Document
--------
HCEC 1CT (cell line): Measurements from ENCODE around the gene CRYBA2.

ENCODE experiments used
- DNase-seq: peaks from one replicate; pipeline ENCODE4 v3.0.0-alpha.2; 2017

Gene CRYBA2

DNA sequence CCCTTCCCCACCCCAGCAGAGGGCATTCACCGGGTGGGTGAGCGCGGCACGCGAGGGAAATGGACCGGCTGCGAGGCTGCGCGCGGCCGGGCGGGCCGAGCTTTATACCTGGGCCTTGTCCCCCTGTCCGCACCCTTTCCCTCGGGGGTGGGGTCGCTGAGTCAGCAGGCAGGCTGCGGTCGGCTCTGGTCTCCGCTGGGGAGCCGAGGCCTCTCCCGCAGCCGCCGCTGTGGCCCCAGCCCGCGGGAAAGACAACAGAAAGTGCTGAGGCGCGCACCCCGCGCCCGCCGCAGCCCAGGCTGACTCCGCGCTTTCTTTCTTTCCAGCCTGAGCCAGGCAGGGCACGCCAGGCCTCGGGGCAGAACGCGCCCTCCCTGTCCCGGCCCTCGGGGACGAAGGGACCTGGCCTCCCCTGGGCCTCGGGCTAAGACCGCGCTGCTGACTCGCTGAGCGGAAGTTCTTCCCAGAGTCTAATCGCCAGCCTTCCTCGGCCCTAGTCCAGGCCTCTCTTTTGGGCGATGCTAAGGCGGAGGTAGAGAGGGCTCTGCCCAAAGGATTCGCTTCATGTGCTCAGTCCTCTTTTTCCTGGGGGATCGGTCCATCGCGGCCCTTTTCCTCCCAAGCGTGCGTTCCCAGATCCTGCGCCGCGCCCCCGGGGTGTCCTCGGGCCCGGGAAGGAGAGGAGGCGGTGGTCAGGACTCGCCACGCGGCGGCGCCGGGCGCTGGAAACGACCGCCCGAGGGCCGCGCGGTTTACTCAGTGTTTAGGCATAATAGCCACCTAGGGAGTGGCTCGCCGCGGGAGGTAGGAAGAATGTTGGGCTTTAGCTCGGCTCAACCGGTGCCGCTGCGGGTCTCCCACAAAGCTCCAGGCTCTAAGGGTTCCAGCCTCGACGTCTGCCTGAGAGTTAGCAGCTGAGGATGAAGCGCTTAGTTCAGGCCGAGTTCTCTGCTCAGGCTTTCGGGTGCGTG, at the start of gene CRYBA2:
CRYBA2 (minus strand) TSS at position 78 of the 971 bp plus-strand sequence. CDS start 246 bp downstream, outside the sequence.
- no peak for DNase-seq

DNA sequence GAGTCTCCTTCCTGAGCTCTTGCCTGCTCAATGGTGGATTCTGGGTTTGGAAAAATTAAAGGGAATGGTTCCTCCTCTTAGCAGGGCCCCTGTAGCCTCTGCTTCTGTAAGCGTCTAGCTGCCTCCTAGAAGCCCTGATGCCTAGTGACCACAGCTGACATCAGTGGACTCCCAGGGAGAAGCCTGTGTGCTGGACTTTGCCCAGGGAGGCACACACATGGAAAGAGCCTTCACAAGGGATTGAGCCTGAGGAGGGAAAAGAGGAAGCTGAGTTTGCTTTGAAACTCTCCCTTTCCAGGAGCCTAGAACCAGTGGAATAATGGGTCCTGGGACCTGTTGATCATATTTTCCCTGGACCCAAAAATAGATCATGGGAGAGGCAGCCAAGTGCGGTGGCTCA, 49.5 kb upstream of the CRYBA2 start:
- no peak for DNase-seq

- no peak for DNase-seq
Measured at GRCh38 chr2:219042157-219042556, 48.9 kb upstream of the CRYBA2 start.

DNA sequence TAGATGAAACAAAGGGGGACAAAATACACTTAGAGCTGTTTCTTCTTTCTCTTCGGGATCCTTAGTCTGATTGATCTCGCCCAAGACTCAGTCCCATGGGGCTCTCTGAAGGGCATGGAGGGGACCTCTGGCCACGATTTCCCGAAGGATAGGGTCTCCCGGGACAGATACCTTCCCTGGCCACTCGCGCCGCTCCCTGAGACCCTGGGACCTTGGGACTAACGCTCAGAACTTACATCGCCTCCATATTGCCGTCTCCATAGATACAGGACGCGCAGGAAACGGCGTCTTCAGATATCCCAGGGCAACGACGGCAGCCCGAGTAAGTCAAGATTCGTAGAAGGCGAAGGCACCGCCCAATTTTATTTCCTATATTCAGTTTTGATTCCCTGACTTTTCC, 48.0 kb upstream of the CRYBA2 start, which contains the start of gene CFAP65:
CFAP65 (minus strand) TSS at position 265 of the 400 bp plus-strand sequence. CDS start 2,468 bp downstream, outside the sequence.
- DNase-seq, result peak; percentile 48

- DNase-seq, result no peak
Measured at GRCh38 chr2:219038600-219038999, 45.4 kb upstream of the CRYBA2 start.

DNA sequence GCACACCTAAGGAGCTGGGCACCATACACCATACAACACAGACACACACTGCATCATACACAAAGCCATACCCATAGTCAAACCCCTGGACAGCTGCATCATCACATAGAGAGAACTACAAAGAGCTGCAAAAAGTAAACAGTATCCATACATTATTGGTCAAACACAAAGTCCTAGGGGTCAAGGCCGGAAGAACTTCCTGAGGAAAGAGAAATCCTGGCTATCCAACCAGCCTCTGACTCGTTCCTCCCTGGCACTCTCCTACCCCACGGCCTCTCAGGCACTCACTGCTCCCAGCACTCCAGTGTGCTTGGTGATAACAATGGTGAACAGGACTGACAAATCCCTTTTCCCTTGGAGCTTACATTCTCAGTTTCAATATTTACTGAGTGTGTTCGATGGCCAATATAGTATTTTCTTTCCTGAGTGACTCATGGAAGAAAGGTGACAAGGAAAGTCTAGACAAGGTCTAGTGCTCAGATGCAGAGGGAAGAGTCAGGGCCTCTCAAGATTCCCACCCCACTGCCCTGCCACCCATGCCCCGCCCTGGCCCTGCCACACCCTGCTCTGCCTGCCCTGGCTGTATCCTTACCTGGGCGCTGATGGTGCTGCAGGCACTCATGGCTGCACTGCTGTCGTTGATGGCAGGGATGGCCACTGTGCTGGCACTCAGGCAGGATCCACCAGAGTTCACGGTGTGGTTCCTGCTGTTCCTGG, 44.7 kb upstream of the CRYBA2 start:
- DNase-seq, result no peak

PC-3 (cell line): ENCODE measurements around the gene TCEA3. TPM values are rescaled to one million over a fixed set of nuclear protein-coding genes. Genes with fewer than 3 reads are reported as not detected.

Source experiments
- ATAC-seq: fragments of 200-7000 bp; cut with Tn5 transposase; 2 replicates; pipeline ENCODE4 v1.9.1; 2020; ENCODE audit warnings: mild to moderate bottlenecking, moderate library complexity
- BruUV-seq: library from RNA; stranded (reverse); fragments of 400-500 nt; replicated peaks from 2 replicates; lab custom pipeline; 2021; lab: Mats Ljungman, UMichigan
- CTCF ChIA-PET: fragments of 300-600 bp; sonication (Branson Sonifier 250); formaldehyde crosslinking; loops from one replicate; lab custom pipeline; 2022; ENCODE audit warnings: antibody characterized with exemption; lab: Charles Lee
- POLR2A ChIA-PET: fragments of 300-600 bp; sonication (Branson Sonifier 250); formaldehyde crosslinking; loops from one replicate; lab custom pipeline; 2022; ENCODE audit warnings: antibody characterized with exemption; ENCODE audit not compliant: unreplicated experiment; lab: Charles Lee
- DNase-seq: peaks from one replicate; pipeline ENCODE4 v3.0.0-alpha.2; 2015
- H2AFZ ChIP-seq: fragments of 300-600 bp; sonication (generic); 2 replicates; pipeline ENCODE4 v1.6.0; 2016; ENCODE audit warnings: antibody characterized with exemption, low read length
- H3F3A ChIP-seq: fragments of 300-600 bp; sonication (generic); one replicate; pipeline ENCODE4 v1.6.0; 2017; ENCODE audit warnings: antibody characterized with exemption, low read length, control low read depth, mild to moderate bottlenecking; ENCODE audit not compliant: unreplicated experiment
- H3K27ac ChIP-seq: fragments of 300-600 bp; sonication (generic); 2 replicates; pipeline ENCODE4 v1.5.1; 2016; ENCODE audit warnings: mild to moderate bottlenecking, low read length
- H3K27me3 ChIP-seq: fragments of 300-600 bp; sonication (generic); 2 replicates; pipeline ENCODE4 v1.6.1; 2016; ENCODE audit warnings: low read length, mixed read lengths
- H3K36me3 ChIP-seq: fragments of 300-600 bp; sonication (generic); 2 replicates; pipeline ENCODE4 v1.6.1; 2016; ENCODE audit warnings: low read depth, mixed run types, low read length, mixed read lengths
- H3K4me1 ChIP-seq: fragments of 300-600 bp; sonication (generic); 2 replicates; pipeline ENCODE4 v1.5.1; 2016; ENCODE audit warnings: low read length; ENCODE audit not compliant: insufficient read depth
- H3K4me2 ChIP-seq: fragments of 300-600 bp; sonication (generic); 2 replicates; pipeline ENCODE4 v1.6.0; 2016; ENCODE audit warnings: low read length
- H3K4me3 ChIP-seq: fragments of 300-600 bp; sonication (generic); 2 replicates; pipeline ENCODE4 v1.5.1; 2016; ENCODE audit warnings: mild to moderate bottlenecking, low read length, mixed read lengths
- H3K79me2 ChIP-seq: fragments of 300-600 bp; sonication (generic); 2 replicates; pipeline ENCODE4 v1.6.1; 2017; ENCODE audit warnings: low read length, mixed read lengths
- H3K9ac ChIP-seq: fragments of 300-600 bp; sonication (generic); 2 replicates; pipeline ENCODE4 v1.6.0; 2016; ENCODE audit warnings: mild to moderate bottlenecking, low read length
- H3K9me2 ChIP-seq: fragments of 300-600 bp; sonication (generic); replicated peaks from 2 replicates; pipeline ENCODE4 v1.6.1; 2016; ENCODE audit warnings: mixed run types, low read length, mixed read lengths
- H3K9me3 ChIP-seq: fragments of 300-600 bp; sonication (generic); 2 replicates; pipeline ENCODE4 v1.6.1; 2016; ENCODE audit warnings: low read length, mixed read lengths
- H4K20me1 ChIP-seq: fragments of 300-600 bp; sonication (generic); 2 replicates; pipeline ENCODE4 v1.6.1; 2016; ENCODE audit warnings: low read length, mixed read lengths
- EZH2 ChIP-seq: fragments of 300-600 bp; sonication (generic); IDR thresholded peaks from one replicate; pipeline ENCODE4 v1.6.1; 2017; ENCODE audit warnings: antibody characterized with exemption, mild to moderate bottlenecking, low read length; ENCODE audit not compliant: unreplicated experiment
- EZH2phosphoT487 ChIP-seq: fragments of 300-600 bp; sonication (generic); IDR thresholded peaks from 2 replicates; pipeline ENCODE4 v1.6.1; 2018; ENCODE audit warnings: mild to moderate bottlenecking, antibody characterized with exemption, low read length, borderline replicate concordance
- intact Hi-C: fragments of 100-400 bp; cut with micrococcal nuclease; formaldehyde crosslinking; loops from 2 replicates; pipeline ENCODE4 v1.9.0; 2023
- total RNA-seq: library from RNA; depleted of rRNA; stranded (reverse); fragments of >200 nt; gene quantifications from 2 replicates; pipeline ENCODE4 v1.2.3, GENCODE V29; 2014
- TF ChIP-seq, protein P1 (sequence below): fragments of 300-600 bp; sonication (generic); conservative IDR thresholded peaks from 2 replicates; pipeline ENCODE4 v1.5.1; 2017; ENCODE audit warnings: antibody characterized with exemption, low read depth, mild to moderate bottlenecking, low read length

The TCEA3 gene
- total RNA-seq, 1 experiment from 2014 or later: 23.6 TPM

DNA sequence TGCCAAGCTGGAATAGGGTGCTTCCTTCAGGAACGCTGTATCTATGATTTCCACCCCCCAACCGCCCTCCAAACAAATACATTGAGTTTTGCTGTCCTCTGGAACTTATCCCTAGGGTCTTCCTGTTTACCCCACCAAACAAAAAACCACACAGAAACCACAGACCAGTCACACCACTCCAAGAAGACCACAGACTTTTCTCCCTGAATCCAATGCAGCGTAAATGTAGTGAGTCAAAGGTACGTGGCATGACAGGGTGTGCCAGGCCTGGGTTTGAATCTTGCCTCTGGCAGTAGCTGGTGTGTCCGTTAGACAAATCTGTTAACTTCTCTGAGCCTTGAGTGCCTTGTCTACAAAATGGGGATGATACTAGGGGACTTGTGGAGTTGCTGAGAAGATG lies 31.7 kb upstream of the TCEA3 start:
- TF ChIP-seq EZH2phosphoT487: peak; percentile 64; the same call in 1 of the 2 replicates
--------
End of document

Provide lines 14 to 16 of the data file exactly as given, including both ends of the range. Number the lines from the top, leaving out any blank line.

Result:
- DNase-seq, result peak; percentile 48

- DNase-seq, result no peak
Measured at GRCh38 chr2:219038600-219038999, 45.4 kb upstream of the CRYBA2 start.